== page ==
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Until recently, you could easily be forgiven for thinking that the humble desktop mouse had reached an evolutionary standstill. Sure, different manufacturers added differently shaped bodies, extra buttons and the like, but we haven't seen true innovation since the excellent 'MicroGear' scroll wheel on Logitech's aptly named MX Revolution Mouse back in 2007.
This doesn't mean Microsoft has been resting on its laurels, however. In an upgrade potentially far more fundamental than a mere wheel, it's gone and upgraded the mouse's sensor. This 'next step up' from laser is known as BlueTrack. But do we really need an upgrade to the already very accurate laser sensor we've seen in both the Microsoft Wireless Laser Mouse 7000 and 6000? Let's find out, as we take a look at the new Microsoft Explorer Mouse.
Once out of Microsoft's fiddly packaging, you'll find a recharging base and power cable, single AA 2100mAh rechargeable battery and of course the mouse with its USB dongle. As always, I prefer devices using standard rechargeable batteries to those that come with proprietary lithium ones, because they're easier and cheaper to replace.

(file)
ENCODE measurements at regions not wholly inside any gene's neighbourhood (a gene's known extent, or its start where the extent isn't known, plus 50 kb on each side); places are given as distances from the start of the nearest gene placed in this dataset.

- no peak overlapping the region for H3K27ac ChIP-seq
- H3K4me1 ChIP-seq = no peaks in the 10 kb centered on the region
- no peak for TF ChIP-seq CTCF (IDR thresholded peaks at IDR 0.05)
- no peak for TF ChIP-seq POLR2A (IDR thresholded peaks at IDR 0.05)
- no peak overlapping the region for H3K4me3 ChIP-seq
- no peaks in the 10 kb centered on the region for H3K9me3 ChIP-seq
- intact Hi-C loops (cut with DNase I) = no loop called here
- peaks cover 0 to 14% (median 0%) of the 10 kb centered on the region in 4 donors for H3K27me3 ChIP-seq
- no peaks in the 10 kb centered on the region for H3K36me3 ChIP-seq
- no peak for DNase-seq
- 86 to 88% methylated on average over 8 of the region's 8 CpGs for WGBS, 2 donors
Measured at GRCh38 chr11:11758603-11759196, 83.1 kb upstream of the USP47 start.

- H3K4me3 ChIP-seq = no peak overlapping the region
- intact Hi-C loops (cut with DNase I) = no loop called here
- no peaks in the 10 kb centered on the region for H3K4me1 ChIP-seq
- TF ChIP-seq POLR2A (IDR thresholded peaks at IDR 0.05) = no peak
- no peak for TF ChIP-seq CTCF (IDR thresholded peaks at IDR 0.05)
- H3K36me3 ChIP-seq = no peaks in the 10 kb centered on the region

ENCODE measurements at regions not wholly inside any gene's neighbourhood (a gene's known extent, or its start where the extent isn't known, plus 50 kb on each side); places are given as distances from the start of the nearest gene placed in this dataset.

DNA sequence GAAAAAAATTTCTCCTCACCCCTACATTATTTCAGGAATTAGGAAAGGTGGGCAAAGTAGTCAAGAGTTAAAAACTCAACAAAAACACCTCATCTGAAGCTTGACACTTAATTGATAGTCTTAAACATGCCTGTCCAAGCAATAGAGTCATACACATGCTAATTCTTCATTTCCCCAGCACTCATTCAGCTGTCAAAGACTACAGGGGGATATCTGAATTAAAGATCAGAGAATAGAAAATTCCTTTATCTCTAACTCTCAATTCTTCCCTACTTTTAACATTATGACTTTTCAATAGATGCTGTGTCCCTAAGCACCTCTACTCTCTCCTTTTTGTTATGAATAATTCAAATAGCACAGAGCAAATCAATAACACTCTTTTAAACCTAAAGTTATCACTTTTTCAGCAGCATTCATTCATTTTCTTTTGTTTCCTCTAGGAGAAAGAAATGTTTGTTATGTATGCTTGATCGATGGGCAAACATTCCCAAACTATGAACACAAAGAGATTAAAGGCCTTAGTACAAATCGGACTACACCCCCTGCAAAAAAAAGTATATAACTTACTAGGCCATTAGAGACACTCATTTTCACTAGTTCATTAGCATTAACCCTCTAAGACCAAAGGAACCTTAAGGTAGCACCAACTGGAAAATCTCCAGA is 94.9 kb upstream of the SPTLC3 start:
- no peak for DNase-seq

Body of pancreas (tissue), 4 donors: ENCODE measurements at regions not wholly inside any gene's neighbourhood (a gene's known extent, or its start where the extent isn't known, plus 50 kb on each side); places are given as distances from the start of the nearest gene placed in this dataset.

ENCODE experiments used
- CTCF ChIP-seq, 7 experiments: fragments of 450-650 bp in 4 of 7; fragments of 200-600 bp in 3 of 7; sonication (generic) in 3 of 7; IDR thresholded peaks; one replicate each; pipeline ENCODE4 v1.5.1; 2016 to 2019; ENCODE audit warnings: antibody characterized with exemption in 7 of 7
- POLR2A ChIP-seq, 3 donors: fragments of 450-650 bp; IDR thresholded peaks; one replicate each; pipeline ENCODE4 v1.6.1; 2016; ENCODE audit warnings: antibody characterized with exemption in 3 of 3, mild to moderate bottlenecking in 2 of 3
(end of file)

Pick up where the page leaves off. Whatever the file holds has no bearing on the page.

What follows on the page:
It's even more important in this case, since many users may wish to carry the Explorer without it's charging base while out and about, so being able to whack in a standard AA battery available from pretty much any store is very handy. It's also worth noting that if you want greater portability a more compact Explorer Mini Mouse version is available.
As for the dongle, while it's nowhere near as small as Logitech's tiny one as seen with its V550 Nano Cordless Laser Notebook Mouse, Microsoft's one is still quite compact, and like the Laser Mouse 6000, you can slot the dongle into a small recess under the mouse.
However, this implementation is a little flawed as the dongle protrudes from the base of the mouse. Instead, we prefer when the dongle can be stowed away inside the body of the mouse. However, its good to see that slotting the dongle into its recess switches the mouse off, unlike Gyration's Air Mouse.
The power cradle, officially called the Microsoft Mouse Charger V3.0, is a lot smaller than its equivalent for the 7000 Mouse. And despite being a tiny square, it's surprisingly easy to dock the mouse on it. Best of all, we found that Microsoft was pretty much spot on when claiming a full days use after only 15 minutes of charging.
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